The Initial Family and Friends Care Assessment: A good practice guide is designed to be used by local authorities to support decision making as to whether a family member or friend might be a potentially realistic option to be a carer for a child who cannot live safely with their parents. It sets out the key issues to be addressed in the very early stages of identifying potential carers. However, delivering good practice in the current circumstances is challenging in several ways: social workers contact with, and assessments of, potential carers may need to be through phone and virtual means; potential carers may be having to cope with a range of challenges resulting from Covid-19 as well as the impact of the crisis in their family that has resulted in a child or children needing long term care from a family member; family members who might be suitable may not be in a position to offer immediate care because of the health risks they are dealing with; family members may be dealing with a number of serious questions about their future because of the broad uncertainties resulting from the pandemic. The purpose of this short document is to assist practitioners in these unique circumstances to produce a robust and balanced assessment which is appropriately child and family centred and which can support sound decision-making.

Last updated on hub: 18 January 2021

The impact of the COVID‐19 pandemic on the mental health and well‐being of children and young people

Children and Society

The COVID‐19 pandemic has had an enormous impact across the world. In this discussion paper, we examine the effect that lockdown has had on the mental health and well‐being of children and young people. We write from a UK perspective in the light of the international evidence. Many of the discussion points raised resonate globally. We discuss how these issues can be dealt with and set out potential solutions as we emerge from this global crisis.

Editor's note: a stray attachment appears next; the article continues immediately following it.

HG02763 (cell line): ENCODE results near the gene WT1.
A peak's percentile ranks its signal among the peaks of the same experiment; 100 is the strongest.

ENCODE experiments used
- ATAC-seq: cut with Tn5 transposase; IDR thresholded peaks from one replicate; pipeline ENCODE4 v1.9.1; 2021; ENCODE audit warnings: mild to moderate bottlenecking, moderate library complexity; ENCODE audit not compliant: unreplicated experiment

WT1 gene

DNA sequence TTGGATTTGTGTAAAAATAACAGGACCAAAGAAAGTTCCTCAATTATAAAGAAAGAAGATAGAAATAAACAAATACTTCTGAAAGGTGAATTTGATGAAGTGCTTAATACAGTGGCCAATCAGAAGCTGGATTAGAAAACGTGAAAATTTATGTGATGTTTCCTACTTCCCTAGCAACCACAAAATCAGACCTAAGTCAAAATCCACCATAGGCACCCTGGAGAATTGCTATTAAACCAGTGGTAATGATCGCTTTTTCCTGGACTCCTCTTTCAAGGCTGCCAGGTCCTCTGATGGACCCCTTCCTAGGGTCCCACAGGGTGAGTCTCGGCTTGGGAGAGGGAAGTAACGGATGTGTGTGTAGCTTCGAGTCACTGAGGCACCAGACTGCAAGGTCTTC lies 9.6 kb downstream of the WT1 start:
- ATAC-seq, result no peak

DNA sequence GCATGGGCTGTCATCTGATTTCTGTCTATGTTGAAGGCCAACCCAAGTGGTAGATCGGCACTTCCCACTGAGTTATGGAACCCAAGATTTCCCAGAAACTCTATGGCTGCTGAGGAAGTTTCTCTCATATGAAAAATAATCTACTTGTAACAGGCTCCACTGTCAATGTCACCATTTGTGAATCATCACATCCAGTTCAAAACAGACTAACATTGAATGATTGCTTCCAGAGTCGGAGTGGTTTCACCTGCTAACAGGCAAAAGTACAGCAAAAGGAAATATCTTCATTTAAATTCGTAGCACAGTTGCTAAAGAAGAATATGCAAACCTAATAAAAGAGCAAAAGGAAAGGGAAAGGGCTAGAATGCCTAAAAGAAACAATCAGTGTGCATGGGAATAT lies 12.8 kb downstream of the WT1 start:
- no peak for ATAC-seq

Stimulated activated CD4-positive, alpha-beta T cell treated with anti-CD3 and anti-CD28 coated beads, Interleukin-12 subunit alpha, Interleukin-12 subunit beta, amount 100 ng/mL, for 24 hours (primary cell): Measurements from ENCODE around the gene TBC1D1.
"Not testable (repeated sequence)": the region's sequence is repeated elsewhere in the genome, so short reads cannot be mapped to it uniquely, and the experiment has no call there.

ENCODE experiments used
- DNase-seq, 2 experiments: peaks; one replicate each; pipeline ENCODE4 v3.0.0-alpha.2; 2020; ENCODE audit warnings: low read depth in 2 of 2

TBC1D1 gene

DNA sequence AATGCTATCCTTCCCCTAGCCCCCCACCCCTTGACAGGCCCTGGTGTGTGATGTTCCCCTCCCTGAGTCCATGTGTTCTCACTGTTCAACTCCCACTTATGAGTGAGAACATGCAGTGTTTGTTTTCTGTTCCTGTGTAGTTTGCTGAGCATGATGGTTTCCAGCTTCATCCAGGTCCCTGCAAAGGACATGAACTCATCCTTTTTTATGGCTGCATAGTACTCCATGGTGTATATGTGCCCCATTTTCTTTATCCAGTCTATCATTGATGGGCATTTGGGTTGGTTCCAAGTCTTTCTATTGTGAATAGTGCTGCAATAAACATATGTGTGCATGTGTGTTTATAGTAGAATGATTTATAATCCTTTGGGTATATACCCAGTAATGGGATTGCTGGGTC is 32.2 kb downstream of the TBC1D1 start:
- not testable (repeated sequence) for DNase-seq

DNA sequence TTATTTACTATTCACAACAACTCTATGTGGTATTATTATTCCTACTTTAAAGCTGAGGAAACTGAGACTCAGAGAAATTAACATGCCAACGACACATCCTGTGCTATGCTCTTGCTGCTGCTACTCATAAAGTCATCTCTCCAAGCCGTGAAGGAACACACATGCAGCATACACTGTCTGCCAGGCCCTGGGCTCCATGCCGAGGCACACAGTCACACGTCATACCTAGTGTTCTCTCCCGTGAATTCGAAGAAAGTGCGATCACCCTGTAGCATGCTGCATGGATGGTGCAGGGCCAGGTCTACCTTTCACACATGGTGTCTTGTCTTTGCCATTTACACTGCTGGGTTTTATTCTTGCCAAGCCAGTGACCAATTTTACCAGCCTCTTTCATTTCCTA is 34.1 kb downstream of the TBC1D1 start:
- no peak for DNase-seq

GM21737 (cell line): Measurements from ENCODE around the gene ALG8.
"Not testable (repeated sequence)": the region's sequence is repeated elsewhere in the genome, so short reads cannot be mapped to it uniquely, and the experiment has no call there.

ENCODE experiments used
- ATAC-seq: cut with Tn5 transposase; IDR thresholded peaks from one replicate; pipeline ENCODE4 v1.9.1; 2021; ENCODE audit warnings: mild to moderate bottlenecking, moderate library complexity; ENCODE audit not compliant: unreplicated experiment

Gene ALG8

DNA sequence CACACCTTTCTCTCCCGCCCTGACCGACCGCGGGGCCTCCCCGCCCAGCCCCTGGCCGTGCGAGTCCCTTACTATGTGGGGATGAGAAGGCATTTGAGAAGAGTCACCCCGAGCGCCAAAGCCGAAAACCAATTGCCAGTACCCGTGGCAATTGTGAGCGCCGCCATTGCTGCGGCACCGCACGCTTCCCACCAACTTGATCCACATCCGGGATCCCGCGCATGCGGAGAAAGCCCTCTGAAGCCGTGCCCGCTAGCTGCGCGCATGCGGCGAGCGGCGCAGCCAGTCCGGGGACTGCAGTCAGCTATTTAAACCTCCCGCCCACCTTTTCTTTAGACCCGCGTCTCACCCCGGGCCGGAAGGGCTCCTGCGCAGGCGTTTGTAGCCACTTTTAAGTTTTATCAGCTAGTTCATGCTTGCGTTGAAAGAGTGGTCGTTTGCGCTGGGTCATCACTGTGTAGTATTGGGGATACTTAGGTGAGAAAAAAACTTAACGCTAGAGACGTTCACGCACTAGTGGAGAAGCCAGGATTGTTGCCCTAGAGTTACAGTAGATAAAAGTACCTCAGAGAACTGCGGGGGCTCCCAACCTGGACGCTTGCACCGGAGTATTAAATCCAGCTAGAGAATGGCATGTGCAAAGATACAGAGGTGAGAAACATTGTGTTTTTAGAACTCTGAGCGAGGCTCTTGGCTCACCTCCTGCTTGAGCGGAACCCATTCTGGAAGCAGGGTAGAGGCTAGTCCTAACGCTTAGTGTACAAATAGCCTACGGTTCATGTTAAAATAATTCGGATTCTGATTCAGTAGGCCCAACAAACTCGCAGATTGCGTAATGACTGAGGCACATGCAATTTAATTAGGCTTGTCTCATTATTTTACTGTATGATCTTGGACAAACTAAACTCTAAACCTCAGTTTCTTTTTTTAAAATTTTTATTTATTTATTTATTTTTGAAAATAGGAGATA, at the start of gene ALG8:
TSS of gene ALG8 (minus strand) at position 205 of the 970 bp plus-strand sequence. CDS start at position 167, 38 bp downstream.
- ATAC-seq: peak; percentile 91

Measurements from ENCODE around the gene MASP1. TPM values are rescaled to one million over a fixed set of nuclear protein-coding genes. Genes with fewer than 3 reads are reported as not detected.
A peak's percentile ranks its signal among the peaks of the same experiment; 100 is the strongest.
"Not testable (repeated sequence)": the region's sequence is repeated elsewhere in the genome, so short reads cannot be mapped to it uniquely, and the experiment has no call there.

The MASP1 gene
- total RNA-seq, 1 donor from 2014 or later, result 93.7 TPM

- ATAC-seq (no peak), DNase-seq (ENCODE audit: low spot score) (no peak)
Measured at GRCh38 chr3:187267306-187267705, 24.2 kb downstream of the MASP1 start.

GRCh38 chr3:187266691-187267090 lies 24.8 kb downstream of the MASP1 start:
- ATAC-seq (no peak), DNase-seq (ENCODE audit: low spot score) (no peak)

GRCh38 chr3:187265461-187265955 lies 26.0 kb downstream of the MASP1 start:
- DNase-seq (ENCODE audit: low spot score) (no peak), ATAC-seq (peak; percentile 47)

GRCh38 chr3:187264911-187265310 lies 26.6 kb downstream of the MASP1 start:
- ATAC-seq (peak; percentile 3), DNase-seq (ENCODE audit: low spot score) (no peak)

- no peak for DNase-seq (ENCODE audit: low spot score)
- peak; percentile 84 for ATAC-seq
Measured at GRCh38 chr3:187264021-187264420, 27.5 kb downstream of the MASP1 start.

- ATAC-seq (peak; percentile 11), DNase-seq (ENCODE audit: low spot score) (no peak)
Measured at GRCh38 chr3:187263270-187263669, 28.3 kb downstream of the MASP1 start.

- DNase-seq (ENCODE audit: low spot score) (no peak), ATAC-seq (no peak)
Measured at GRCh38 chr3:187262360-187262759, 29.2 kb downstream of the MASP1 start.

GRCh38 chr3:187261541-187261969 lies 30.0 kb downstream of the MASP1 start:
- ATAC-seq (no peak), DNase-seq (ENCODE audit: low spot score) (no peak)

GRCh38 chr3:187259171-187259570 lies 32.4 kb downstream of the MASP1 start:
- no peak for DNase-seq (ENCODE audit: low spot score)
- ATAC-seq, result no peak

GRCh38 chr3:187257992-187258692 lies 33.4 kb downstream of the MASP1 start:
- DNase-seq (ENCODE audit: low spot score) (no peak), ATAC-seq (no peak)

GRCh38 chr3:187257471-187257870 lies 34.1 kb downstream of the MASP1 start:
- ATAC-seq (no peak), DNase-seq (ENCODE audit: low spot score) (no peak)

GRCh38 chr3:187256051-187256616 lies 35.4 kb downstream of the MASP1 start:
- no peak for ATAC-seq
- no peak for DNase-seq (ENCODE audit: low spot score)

Last updated on hub: 16 January 2021

The COVID-19 pandemic and long-term care: what can we learn from the first wave about how to protect care homes?


The COVID-19 pandemic has highlighted and exacerbated pre-existing problems in the long-term care sector. Based on examples collected from the COVID-19 Health System Response Monitor (HSRM) and the International Long-term care Policy Network (LTCcovid), this article aims to take stock of what countries have done to support care homes in response to COVID-19. By learning from the measures taken during the first wave, governments and the sector itself have an opportunity to put the sector on a stronger footing from which to strengthen long-term care systems.

Last updated on hub: 15 January 2021

Reflections on practice during a pandemic: how do we continue to ensure effective communication during the COVID‐19 pandemic?

Child Abuse Review

Personal reflection of a social worker who began a role in the Effective Child Protection Project as a practice mentor to social workers across the Children and Families Service in Gwynedd, in April 2019. This report considers the authors reflections on how communication has been affected in social work due to the pandemic.

Last updated on hub: 15 January 2021

New development: managing the Covid-19 pandemic – from a hospital-centred model of care to a community co-production approach

Public Money and Management

Covid-19 is not only a crisis of intensive care but a social and humanitarian crisis. Until mass vaccination is undertaken, control of contagion will rely on responsible behaviour by citizens. Strategies for fighting Covid-19 in different regions of Italy have shown that an area-specific approach, not just hospital-focused, pays off. This article proposes a community co-production approach, in the light of discussions with politicians and key health decision-makers and actors. Preventing the spread of Covid-19 can mainly be achieved by social, not medical, means. Decision-makers should be aware that a strategy of relying only on the acute health system, placing a high burden on community-based public services, without any systematic attempt to co-ordinate or support the expansion of these services, is likely to fail. This article explains the benefits of a community co-production strategy.

Last updated on hub: 15 January 2021